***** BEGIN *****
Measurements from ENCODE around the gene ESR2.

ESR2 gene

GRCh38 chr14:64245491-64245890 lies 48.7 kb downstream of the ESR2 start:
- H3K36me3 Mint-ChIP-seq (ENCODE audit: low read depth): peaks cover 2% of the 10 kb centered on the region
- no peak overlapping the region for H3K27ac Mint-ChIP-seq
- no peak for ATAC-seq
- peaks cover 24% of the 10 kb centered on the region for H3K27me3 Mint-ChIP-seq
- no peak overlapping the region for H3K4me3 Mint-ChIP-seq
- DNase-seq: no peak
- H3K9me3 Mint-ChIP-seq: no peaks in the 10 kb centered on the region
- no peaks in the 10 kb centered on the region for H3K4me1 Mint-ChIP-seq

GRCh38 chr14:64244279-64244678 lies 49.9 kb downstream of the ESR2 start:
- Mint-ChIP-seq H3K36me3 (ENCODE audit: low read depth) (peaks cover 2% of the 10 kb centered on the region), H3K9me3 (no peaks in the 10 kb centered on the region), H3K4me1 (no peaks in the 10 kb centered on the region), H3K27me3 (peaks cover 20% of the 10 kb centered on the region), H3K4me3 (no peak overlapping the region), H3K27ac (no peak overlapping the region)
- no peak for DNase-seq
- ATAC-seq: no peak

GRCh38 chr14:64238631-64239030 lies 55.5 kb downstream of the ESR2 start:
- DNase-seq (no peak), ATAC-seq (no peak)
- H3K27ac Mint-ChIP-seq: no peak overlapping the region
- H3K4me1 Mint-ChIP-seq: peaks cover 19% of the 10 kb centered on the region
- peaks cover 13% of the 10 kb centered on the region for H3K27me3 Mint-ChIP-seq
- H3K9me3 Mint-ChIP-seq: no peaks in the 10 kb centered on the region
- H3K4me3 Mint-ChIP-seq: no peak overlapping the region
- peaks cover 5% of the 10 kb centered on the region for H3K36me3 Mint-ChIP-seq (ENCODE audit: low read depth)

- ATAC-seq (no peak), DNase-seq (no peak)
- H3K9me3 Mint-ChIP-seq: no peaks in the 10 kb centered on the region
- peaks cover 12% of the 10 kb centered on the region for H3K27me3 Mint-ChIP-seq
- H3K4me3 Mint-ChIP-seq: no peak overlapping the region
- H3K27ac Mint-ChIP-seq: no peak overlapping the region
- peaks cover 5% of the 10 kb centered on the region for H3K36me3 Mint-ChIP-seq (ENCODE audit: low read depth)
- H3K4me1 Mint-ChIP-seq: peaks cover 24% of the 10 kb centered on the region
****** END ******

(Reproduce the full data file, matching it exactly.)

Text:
Measurements from ENCODE around the gene ESR2.

ESR2 gene

GRCh38 chr14:64245491-64245890 lies 48.7 kb downstream of the ESR2 start:
- H3K36me3 Mint-ChIP-seq (ENCODE audit: low read depth): peaks cover 2% of the 10 kb centered on the region
- no peak overlapping the region for H3K27ac Mint-ChIP-seq
- no peak for ATAC-seq
- peaks cover 24% of the 10 kb centered on the region for H3K27me3 Mint-ChIP-seq
- no peak overlapping the region for H3K4me3 Mint-ChIP-seq
- DNase-seq: no peak
- H3K9me3 Mint-ChIP-seq: no peaks in the 10 kb centered on the region
- no peaks in the 10 kb centered on the region for H3K4me1 Mint-ChIP-seq

GRCh38 chr14:64244279-64244678 lies 49.9 kb downstream of the ESR2 start:
- Mint-ChIP-seq H3K36me3 (ENCODE audit: low read depth) (peaks cover 2% of the 10 kb centered on the region), H3K9me3 (no peaks in the 10 kb centered on the region), H3K4me1 (no peaks in the 10 kb centered on the region), H3K27me3 (peaks cover 20% of the 10 kb centered on the region), H3K4me3 (no peak overlapping the region), H3K27ac (no peak overlapping the region)
- no peak for DNase-seq
- ATAC-seq: no peak

GRCh38 chr14:64238631-64239030 lies 55.5 kb downstream of the ESR2 start:
- DNase-seq (no peak), ATAC-seq (no peak)
- H3K27ac Mint-ChIP-seq: no peak overlapping the region
- H3K4me1 Mint-ChIP-seq: peaks cover 19% of the 10 kb centered on the region
- peaks cover 13% of the 10 kb centered on the region for H3K27me3 Mint-ChIP-seq
- H3K9me3 Mint-ChIP-seq: no peaks in the 10 kb centered on the region
- H3K4me3 Mint-ChIP-seq: no peak overlapping the region
- peaks cover 5% of the 10 kb centered on the region for H3K36me3 Mint-ChIP-seq (ENCODE audit: low read depth)

- ATAC-seq (no peak), DNase-seq (no peak)
- H3K9me3 Mint-ChIP-seq: no peaks in the 10 kb centered on the region
- peaks cover 12% of the 10 kb centered on the region for H3K27me3 Mint-ChIP-seq
- H3K4me3 Mint-ChIP-seq: no peak overlapping the region
- H3K27ac Mint-ChIP-seq: no peak overlapping the region
- peaks cover 5% of the 10 kb centered on the region for H3K36me3 Mint-ChIP-seq (ENCODE audit: low read depth)
- H3K4me1 Mint-ChIP-seq: peaks cover 24% of the 10 kb centered on the region